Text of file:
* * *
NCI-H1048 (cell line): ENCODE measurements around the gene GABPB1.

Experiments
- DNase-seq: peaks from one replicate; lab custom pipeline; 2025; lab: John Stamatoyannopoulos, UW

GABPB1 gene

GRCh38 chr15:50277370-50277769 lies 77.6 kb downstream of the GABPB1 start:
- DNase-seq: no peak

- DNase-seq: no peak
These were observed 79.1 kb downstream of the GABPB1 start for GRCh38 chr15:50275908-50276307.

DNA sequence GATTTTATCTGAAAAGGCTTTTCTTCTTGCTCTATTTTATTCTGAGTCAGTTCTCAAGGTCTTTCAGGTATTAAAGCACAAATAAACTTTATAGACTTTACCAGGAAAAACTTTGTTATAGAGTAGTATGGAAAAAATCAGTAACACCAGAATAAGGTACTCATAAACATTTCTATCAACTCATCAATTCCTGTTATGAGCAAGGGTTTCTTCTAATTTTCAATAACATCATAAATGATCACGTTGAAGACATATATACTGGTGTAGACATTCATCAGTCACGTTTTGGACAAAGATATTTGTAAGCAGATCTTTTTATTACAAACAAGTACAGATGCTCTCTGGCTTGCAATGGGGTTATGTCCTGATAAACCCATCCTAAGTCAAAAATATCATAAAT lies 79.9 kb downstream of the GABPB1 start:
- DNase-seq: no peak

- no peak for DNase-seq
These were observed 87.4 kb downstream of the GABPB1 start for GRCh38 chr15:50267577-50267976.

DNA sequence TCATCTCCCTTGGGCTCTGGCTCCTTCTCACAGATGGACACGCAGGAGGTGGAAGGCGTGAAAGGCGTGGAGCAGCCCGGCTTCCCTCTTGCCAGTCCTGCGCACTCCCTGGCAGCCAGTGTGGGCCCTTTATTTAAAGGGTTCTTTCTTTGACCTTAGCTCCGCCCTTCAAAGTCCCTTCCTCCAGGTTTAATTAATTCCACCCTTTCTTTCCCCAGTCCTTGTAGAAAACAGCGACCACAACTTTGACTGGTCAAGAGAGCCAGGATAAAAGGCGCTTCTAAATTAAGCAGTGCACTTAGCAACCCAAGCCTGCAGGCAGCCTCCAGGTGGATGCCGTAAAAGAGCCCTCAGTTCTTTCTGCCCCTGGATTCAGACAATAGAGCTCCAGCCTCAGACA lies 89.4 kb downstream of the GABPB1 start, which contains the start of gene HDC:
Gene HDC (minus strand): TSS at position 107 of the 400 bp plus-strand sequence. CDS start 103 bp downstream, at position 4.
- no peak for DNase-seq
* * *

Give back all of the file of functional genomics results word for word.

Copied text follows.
NCI-H1048 (cell line): ENCODE measurements around the gene GABPB1.

Experiments
- DNase-seq: peaks from one replicate; lab custom pipeline; 2025; lab: John Stamatoyannopoulos, UW

GABPB1 gene

GRCh38 chr15:50277370-50277769 lies 77.6 kb downstream of the GABPB1 start:
- DNase-seq: no peak

- DNase-seq: no peak
These were observed 79.1 kb downstream of the GABPB1 start for GRCh38 chr15:50275908-50276307.

DNA sequence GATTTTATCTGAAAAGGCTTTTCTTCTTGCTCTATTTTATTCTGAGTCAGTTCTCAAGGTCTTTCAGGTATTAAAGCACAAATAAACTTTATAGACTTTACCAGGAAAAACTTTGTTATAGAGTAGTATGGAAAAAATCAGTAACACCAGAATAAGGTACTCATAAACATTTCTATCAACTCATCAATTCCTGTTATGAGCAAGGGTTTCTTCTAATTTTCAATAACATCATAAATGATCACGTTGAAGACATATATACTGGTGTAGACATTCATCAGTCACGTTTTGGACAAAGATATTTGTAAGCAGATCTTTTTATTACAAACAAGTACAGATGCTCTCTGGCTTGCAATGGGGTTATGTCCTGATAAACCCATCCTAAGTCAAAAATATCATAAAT lies 79.9 kb downstream of the GABPB1 start:
- DNase-seq: no peak

- no peak for DNase-seq
These were observed 87.4 kb downstream of the GABPB1 start for GRCh38 chr15:50267577-50267976.

DNA sequence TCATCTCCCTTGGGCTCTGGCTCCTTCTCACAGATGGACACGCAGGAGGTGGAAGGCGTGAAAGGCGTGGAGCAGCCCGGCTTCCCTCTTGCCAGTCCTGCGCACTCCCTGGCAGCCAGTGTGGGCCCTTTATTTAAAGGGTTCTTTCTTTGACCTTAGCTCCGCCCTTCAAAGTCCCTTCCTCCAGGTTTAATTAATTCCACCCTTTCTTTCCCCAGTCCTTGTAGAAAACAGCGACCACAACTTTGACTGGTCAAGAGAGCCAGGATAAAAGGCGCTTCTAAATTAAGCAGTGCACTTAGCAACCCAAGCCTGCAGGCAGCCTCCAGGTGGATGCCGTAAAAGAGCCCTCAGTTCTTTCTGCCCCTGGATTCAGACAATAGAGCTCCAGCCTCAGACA lies 89.4 kb downstream of the GABPB1 start, which contains the start of gene HDC:
Gene HDC (minus strand): TSS at position 107 of the 400 bp plus-strand sequence. CDS start 103 bp downstream, at position 4.
- no peak for DNase-seq